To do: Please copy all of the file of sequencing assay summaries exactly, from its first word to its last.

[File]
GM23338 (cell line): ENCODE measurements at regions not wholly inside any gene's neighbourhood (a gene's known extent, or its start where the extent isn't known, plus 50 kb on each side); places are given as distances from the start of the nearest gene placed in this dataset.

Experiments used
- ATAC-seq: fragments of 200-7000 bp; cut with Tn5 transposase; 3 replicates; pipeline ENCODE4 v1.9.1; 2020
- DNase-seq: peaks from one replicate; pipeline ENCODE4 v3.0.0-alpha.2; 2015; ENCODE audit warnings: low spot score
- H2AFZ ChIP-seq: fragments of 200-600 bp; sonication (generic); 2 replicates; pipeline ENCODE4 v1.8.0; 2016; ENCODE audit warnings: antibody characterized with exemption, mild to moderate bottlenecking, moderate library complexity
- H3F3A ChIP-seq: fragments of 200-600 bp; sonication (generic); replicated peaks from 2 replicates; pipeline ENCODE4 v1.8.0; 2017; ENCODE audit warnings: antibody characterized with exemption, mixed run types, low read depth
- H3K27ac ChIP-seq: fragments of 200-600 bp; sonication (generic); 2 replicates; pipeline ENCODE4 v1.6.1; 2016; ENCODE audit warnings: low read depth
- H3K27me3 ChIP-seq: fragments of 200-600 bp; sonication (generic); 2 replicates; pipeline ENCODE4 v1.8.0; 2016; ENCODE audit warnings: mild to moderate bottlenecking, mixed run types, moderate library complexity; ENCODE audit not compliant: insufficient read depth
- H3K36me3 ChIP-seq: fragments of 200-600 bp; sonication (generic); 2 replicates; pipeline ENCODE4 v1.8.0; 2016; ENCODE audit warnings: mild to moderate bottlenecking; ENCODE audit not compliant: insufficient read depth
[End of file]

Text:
GM23338 (cell line): ENCODE measurements at regions not wholly inside any gene's neighbourhood (a gene's known extent, or its start where the extent isn't known, plus 50 kb on each side); places are given as distances from the start of the nearest gene placed in this dataset.

Experiments used
- ATAC-seq: fragments of 200-7000 bp; cut with Tn5 transposase; 3 replicates; pipeline ENCODE4 v1.9.1; 2020
- DNase-seq: peaks from one replicate; pipeline ENCODE4 v3.0.0-alpha.2; 2015; ENCODE audit warnings: low spot score
- H2AFZ ChIP-seq: fragments of 200-600 bp; sonication (generic); 2 replicates; pipeline ENCODE4 v1.8.0; 2016; ENCODE audit warnings: antibody characterized with exemption, mild to moderate bottlenecking, moderate library complexity
- H3F3A ChIP-seq: fragments of 200-600 bp; sonication (generic); replicated peaks from 2 replicates; pipeline ENCODE4 v1.8.0; 2017; ENCODE audit warnings: antibody characterized with exemption, mixed run types, low read depth
- H3K27ac ChIP-seq: fragments of 200-600 bp; sonication (generic); 2 replicates; pipeline ENCODE4 v1.6.1; 2016; ENCODE audit warnings: low read depth
- H3K27me3 ChIP-seq: fragments of 200-600 bp; sonication (generic); 2 replicates; pipeline ENCODE4 v1.8.0; 2016; ENCODE audit warnings: mild to moderate bottlenecking, mixed run types, moderate library complexity; ENCODE audit not compliant: insufficient read depth
- H3K36me3 ChIP-seq: fragments of 200-600 bp; sonication (generic); 2 replicates; pipeline ENCODE4 v1.8.0; 2016; ENCODE audit warnings: mild to moderate bottlenecking; ENCODE audit not compliant: insufficient read depth